What’s big and gray and the best actor in this photo? (Don’t over think the answer.)

Theatrical Release Date: 04/22/2011
Director: Francis Lawrence
Cast: Reese Witherspoon, Robert Pattinson, Christoph Waltz, Paul Schneider, Hal Holbrook, Tai (yes, the elephant … and yes, it has an IMDb page)
Rated: PG-13 for moments of intense violence and sexual content.
Runtime: 2 hours, 2 minutes


Don’t look back, but I think an elephant is following you two.

Allow me to set the scene. A stowaway finds himself in love with a woman under the thumb of a rich a-hole. Their love is true so they plot to run away together. Said a-hole isn’t having any of that and he sets out to remove the young whippersnapper who has stolen his lady’s affections.

Any of this ringing a bell? No, not “Titanic”. It’s the film adaptation of Sara Gruen’s novel, “Water for Elephants”.

In the movie, Jack is played by Edward Cullen (Robert Pattinson), Rose is Melanie Smooter (Reese Witherspoon), and Billy Zane is approximated by Col. Hans Landa (Christoph Waltz). Hmm, that’s a lot of film mix-ups … but if you know which ones I’m referencing, you pretty much know what kind of performances you’re getting.

Instead of taking place on a gigantic luxury cruise ship circa 1912, the story revolves around a traveling circus in the Depression. The ringmaster (Waltz) is a cruel man, with a penchant for whisky, married to the star performer (Witherspoon). Pattinson is a veterinary student struck by familial tragedy who takes up on the road and lands himself a gig in Waltz’s circus. From there on, just replace the notion of the ship with a giant elephant named Rosie and the rest of the plot points with James Cameron’s ode to CGI (but thankfully, you can remove an hour of the runtime and despite the pachyderm’s moniker, there are no interspecies love scenes … unless you actually believe that Pattinson sparkles in the sun).

Now, to be fair, Pattinson does a fairly decent job here. He still has the occasion look as if he just threw up in his mouth a little from the stench of Kristen Stewart but because the script here isn’t as insipid as the “Twilight” franchise, his attempts at exhibiting emotional pain are more believable. Also to his credit, and the film in general, he fits the look of the depression-era.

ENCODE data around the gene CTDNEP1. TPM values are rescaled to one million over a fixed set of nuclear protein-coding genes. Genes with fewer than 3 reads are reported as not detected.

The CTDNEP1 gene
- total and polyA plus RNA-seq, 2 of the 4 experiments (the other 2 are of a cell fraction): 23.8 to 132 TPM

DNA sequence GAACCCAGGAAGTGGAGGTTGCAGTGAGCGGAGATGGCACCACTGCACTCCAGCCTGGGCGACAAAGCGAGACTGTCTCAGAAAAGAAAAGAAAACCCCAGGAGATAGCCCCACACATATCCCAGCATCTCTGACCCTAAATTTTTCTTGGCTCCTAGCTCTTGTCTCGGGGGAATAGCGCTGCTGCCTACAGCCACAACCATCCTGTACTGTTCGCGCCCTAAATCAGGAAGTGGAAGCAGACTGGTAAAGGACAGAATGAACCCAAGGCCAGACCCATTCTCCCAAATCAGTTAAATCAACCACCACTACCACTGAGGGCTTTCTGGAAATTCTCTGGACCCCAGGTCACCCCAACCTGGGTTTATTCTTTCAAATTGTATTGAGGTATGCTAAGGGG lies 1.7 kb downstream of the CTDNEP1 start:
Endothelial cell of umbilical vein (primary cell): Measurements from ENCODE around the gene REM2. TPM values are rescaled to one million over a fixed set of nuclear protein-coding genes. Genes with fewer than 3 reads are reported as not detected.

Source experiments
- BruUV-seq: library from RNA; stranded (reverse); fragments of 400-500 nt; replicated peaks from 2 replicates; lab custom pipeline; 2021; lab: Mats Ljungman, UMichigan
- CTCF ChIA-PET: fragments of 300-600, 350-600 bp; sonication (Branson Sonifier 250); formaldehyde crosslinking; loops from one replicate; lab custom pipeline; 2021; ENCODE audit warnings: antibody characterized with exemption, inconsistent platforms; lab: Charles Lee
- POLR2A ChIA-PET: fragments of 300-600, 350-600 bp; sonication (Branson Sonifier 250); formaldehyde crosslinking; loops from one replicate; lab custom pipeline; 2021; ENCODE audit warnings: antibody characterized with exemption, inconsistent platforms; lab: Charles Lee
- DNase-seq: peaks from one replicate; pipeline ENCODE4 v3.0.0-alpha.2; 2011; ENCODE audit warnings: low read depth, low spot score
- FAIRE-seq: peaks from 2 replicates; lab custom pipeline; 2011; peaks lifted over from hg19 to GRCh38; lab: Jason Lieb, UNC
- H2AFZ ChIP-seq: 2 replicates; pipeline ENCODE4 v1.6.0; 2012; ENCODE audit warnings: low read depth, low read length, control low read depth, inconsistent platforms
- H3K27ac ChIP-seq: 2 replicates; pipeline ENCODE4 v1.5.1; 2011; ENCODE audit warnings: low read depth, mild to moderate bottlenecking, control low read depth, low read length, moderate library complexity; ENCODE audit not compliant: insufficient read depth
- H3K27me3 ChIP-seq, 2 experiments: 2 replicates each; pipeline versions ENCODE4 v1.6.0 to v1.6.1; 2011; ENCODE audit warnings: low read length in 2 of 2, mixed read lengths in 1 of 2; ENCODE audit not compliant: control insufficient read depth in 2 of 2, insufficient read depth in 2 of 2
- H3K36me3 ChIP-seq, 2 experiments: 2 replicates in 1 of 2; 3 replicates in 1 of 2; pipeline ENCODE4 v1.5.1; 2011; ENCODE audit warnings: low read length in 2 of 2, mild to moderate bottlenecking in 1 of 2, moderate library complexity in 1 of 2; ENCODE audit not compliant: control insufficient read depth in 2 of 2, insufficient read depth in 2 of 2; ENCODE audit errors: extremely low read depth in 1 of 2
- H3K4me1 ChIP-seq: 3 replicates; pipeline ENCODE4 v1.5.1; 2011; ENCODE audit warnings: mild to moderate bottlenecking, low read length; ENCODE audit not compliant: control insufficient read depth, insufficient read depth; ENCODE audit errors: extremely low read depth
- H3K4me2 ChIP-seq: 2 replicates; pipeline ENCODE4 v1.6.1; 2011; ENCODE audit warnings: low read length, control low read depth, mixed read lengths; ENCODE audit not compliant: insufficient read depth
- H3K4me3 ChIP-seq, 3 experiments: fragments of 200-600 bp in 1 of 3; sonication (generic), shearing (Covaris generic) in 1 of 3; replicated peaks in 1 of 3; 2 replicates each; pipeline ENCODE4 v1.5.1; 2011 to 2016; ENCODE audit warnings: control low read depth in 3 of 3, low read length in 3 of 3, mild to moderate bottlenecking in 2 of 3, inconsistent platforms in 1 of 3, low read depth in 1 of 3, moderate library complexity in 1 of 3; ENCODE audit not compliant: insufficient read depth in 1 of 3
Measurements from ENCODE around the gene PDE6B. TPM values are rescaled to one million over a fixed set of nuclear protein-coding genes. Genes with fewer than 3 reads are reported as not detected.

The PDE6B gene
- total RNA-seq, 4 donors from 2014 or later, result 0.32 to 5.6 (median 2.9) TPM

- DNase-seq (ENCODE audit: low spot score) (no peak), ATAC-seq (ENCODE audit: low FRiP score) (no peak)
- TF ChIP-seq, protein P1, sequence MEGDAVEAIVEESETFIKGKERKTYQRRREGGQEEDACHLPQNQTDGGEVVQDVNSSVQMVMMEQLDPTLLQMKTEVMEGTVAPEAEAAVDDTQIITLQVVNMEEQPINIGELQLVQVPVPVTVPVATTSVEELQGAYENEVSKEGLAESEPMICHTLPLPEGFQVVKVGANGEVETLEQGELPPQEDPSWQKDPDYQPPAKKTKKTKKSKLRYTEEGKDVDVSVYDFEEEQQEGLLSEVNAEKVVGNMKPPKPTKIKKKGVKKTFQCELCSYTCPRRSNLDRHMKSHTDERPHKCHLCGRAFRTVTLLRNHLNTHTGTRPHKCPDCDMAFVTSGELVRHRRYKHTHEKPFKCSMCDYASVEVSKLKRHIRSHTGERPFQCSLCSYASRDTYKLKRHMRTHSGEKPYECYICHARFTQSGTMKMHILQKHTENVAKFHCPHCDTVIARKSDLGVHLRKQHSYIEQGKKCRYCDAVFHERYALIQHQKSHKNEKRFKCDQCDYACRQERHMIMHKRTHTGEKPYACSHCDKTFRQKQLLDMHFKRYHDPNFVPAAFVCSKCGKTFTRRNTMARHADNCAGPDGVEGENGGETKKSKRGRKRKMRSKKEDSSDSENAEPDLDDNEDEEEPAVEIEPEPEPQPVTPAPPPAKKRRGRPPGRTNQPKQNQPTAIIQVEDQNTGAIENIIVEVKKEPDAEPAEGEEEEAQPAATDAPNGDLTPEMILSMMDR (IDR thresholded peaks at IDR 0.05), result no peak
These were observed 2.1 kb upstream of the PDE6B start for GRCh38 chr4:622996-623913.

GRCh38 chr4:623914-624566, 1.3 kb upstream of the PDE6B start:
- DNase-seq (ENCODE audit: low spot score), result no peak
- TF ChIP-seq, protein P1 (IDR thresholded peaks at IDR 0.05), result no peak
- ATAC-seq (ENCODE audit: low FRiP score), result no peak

The weak link in the love triangle is actually Witherspoon. She was sleepwalking through her part and I could be easily convinced that the reason she sometimes doesn’t seem to be acting/reacting to Pattinson in certain scenes is that some of the CGI budget went to digitally inserting him into the frame later.

Unsurprisingly, the brightest spot in the production comes from Waltz. Anyone who’s seen “Inglourious Basterds” knows that he can play scary quite well and that’s exactly what he does here. He dominated every scene he’s in, making up for the lack of intensity from the other actors.

Of course, furthering the comparisons to “Titanic”, the film opens and closes with the older version of one of its characters, though I suppose to be different, it’s poor Hal Holbrook saddled with playing the older version of Pattinson. Holbrook relates the story to Bill Paxton Paul Schneider, and it’s a shame director Francis Lawrence didn’t intercut more of their conversation into the movie as watching these actors on-screen is far more captivating than the two romantic leads.

Still, despite all of the fun I’ve had comparing the similarities between this and “Titanic”, the bottom line is that if you liked the story in 1997, you’ll like it again here. Those who enjoy swooning at dime-store novel romances will get what they want. Sure, the story feels like Gruen wrote the plot points in order to please an audience rather than from some deep-seated sense of inspiration or conviction, but that won’t deter those who fit the demographic from getting caught up in all of the generic and predictable events.

Also working in the film’s favor are cinematographer and editor , who always seem to deliver on their ends. The movie looks gorgeous and although I was slightly dreading two hours with Pattinson, the story progressed quite efficiently.

So, while I wasn’t swayed by the romance, I did enjoy the circus aspects, the period detail and Waltz’ presence. Cinematographer Rodriego Prieto and editor Alan Edward Bell give the production a solid framework and “Water for Elephants” will make its expected audience happy enough, getting a 3 out of 5. The simple test to whether this will fit the bill for you in particular lies in watching the trailer. If you’re interested after watching it, you’ll probably like the end result. Otherwise … well … you know.

3 out of 5